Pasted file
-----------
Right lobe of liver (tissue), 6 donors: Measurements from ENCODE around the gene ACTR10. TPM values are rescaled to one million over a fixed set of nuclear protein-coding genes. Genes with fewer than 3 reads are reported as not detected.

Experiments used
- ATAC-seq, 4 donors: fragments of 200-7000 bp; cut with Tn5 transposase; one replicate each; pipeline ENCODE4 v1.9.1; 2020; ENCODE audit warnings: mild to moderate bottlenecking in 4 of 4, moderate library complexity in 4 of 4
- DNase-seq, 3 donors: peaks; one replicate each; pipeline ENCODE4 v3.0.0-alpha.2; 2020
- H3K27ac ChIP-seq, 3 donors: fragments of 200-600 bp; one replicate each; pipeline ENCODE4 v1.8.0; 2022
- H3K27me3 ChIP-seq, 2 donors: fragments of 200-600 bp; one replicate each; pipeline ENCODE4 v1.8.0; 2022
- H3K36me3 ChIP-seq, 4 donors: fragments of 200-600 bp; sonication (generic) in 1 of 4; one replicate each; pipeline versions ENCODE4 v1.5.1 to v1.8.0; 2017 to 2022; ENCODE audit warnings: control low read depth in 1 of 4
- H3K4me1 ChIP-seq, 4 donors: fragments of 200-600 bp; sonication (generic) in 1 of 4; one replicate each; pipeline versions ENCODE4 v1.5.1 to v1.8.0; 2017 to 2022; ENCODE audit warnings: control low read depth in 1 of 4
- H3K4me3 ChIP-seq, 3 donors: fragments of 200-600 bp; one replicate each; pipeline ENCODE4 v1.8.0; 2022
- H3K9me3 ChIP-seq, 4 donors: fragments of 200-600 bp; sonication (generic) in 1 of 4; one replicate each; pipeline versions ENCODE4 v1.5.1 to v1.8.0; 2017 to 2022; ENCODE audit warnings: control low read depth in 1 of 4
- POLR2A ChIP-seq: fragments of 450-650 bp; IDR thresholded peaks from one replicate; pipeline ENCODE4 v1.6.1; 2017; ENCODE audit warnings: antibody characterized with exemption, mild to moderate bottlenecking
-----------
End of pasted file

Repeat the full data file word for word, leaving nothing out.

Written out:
Right lobe of liver (tissue), 6 donors: Measurements from ENCODE around the gene ACTR10. TPM values are rescaled to one million over a fixed set of nuclear protein-coding genes. Genes with fewer than 3 reads are reported as not detected.

Experiments used
- ATAC-seq, 4 donors: fragments of 200-7000 bp; cut with Tn5 transposase; one replicate each; pipeline ENCODE4 v1.9.1; 2020; ENCODE audit warnings: mild to moderate bottlenecking in 4 of 4, moderate library complexity in 4 of 4
- DNase-seq, 3 donors: peaks; one replicate each; pipeline ENCODE4 v3.0.0-alpha.2; 2020
- H3K27ac ChIP-seq, 3 donors: fragments of 200-600 bp; one replicate each; pipeline ENCODE4 v1.8.0; 2022
- H3K27me3 ChIP-seq, 2 donors: fragments of 200-600 bp; one replicate each; pipeline ENCODE4 v1.8.0; 2022
- H3K36me3 ChIP-seq, 4 donors: fragments of 200-600 bp; sonication (generic) in 1 of 4; one replicate each; pipeline versions ENCODE4 v1.5.1 to v1.8.0; 2017 to 2022; ENCODE audit warnings: control low read depth in 1 of 4
- H3K4me1 ChIP-seq, 4 donors: fragments of 200-600 bp; sonication (generic) in 1 of 4; one replicate each; pipeline versions ENCODE4 v1.5.1 to v1.8.0; 2017 to 2022; ENCODE audit warnings: control low read depth in 1 of 4
- H3K4me3 ChIP-seq, 3 donors: fragments of 200-600 bp; one replicate each; pipeline ENCODE4 v1.8.0; 2022
- H3K9me3 ChIP-seq, 4 donors: fragments of 200-600 bp; sonication (generic) in 1 of 4; one replicate each; pipeline versions ENCODE4 v1.5.1 to v1.8.0; 2017 to 2022; ENCODE audit warnings: control low read depth in 1 of 4
- POLR2A ChIP-seq: fragments of 450-650 bp; IDR thresholded peaks from one replicate; pipeline ENCODE4 v1.6.1; 2017; ENCODE audit warnings: antibody characterized with exemption, mild to moderate bottlenecking